Here’s another one that’s been a particular problem among kids. It’s also another one that’s based almost entirely on misinformation. Tide PODS look pretty cool, and they have the same bright colors you typically find in popular candies. A blue-and-white swirl could easily be some sort of blue raspberry and cream concoction if you bought it at the checkout of your local grocery. Sounds delicious. You can see why kids might be susceptible to peer pressure to try eating a Tide POD. This one seems to have died down following some intense media scrutiny, but for a while, it was among the most dangerous dares out there.
Most of the challenges on this list involve people doing things they shouldn’t — such as eating peppers and wearing blindfolds — because someone dared them to. Peer pressure is powerful, especially for kids, but ultimately, participants in these dares subject themselves to the potential harm. Swatting is another thing entirely since it involves subjecting others to harm, potentially serious harm. If you haven’t yet come across swatting in the news, it means calling the police and reporting a dangerous situation at an unsuspecting target’s location. When a SWAT team arrives, the target is at least traumatized by the experience. It’s easy for swatting to go even more wrong, though. If the target reacts badly and, for instance, tries to protect themselves with a weapon, they can end up injured or even dead.
Maybe the easiest way to protect yourself from dangerous online challenges is simply to avoid them altogether. Here’s a few more ideas though for keeping you and your kids safe.
- Think it through. Online dares can be fun. Heck, they can even be socially beneficial. You have to think through the consequences of a challenge carefully before you try it. You never know when there may be hidden dangers. And if you’ve got kids, you may need to think through the consequences for them.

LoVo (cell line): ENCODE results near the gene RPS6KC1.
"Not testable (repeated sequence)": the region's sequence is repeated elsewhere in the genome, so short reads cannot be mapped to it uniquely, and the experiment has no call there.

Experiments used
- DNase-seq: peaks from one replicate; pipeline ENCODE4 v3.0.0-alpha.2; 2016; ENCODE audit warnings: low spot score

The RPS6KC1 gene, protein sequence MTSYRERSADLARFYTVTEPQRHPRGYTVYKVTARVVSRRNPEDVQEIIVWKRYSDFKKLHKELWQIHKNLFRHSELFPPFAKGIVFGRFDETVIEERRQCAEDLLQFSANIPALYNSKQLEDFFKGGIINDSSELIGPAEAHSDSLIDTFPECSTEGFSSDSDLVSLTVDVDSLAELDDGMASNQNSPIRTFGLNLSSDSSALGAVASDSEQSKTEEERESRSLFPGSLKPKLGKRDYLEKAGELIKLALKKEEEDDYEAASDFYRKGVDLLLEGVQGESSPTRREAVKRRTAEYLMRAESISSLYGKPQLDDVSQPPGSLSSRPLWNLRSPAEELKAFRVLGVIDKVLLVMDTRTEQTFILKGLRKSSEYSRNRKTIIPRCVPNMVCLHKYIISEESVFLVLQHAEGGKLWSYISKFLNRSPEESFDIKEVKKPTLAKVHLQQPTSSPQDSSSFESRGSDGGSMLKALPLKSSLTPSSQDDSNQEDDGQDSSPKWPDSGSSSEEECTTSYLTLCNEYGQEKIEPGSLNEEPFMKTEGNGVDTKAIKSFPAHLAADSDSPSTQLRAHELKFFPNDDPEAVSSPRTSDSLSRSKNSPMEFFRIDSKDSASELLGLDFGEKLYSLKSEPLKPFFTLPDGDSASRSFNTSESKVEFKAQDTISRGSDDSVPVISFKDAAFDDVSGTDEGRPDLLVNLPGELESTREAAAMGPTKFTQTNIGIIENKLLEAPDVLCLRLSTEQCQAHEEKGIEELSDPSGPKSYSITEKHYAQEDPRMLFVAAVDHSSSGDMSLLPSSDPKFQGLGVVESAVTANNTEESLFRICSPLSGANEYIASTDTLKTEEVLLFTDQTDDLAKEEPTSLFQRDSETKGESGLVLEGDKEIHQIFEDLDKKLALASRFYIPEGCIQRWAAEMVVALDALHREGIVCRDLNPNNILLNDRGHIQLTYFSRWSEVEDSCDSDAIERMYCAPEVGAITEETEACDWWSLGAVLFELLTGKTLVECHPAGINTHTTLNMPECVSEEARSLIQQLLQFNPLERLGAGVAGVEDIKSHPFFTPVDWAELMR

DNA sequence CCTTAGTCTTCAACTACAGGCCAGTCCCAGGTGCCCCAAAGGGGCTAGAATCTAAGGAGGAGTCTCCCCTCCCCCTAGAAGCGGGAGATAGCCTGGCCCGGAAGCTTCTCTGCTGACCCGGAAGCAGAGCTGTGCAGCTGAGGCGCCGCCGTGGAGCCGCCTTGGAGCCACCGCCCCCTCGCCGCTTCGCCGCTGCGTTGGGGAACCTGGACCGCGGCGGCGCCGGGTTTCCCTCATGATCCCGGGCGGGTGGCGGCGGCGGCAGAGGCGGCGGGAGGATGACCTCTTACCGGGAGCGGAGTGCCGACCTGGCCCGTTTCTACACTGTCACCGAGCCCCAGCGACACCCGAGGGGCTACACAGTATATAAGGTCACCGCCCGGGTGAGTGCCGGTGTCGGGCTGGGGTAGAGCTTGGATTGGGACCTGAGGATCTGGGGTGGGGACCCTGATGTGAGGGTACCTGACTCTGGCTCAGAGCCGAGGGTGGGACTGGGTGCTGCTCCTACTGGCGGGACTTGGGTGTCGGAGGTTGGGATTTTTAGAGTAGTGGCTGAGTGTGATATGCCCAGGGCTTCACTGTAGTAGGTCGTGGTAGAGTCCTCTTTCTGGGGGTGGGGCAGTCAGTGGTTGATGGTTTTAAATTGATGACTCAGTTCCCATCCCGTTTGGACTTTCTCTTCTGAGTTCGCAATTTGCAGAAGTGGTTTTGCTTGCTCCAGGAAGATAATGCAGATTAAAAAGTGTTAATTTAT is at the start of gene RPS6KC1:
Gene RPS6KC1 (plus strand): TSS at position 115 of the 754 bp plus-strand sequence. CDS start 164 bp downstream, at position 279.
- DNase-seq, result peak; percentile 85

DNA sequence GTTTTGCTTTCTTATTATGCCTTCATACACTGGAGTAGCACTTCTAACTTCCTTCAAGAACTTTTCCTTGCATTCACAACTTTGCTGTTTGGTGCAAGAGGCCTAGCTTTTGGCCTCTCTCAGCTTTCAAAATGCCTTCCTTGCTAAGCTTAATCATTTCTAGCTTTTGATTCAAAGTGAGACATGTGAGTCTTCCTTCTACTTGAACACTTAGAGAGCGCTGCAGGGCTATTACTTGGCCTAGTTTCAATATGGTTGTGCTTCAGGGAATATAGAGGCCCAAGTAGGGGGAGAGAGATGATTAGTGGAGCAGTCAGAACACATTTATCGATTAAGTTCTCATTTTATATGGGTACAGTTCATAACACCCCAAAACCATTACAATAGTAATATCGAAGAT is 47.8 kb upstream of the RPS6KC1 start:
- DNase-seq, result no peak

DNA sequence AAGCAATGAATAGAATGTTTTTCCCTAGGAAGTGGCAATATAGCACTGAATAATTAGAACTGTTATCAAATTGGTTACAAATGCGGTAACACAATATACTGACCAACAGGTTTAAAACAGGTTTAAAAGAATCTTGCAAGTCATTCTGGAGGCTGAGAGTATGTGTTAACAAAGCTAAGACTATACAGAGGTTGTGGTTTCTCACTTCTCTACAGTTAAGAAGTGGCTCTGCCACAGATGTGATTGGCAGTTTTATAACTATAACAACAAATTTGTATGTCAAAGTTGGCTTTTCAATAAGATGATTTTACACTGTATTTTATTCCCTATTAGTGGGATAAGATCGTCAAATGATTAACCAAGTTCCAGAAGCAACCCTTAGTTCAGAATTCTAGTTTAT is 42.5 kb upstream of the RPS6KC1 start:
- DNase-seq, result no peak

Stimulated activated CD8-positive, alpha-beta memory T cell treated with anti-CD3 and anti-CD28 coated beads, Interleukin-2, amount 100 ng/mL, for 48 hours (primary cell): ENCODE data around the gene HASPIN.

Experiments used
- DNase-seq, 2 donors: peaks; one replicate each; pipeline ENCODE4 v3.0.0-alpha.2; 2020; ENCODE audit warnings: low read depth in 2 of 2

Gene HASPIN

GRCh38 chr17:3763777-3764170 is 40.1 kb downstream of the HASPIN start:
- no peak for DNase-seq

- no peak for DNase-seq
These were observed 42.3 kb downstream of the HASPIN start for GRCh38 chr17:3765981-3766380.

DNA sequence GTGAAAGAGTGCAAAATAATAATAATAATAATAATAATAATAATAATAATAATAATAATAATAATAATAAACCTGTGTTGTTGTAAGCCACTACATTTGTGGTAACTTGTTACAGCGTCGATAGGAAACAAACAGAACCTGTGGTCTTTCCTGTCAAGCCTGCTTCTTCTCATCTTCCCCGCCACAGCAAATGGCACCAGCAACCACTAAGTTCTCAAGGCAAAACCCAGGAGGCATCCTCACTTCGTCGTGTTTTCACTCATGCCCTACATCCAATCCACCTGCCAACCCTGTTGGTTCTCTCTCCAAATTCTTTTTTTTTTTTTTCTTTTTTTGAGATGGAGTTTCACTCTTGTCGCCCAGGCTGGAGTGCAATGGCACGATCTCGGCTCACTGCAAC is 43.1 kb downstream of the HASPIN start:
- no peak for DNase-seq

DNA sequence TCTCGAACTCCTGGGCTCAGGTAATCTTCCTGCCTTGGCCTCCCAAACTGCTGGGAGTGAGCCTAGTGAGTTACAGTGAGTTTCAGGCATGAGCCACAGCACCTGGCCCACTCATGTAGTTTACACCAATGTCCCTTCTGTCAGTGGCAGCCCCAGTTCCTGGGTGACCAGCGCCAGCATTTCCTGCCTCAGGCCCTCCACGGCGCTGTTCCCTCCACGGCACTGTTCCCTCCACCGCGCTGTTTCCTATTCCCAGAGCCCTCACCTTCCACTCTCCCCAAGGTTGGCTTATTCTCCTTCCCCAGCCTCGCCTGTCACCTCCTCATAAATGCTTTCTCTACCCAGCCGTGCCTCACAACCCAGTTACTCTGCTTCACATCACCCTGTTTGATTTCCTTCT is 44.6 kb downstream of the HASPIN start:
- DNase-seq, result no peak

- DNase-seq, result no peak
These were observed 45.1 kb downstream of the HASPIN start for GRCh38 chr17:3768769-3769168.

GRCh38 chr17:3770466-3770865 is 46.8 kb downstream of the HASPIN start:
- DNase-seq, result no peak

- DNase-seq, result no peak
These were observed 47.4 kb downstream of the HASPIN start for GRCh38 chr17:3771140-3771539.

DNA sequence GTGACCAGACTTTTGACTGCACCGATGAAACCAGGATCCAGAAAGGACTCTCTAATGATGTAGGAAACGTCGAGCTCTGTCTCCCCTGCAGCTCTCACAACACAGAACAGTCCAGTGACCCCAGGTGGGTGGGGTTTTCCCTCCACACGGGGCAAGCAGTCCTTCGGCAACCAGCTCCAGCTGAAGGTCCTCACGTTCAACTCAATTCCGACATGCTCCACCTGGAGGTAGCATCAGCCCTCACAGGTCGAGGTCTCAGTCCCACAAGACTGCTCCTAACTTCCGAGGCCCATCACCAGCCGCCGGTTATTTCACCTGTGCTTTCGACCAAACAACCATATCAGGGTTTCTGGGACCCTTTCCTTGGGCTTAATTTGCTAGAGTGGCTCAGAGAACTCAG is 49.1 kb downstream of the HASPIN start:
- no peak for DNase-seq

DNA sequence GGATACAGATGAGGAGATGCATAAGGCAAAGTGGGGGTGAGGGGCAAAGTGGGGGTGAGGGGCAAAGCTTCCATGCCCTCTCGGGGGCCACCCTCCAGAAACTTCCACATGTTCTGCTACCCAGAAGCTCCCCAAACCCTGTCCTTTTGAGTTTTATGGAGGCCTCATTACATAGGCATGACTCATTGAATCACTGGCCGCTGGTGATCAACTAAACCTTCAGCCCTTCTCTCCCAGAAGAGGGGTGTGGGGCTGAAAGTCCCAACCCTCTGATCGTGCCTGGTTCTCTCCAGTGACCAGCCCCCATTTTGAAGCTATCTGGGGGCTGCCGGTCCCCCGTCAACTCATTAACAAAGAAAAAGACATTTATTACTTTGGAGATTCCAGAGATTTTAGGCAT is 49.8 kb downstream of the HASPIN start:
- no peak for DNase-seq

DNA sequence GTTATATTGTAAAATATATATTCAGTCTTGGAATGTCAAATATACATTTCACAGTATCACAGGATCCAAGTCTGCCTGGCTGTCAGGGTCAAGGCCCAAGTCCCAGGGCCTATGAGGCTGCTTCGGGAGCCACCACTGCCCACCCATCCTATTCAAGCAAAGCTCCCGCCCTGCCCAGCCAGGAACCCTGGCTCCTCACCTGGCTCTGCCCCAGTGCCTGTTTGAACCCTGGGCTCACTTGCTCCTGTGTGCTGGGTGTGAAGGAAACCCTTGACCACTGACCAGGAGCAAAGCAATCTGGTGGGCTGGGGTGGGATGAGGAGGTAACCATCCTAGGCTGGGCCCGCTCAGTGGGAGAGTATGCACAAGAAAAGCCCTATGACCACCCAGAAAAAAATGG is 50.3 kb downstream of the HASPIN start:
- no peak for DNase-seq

- Limit who you interact with. Online challenges are all about peer pressure. You want to make sure your peers, as well as your kids’ peers, are actually people who have your best interests at heart.
- Limit what you share. When those online know who you are, where you live, and what makes you tick, it’s easier for them to use all that information to manipulate you into doing dangerous things.
- Use technology to improve your security. Use digital tools to help you protect yourself and your personal information. Turn on privacy features, install a top-tier VPN, and use strong antivirus software so you’re always in control of your devices.
In fairness, we should say that not every online challenge is dangerous, and some have actually accomplished a lot of good. Most of us have come across the ice bucket challenge, which raised money for ALS research. The trash bag dare challenged people to pick up at least 100 items of trash along U.S. highways and post their most interesting finds. The result: a cleaner environment.
It’s important, though, that you recognize — and teach your kids to recognize — the difference between positive and negative dares. Sometimes, this is a matter of common sense. You should never try any challenge that seems even remotely dangerous. It’s not always easy to spot the dangers, though, so it’s important to think challenges through before you try them, and it can even be useful to do a little online research first. The digital world can be fun. It can even bring us closer together. You have to be careful out there, though.
Statista. (2019, Jan). Bird Box Challenge: why blindfolding yourself and walking into walls is even more stupid than it sounds.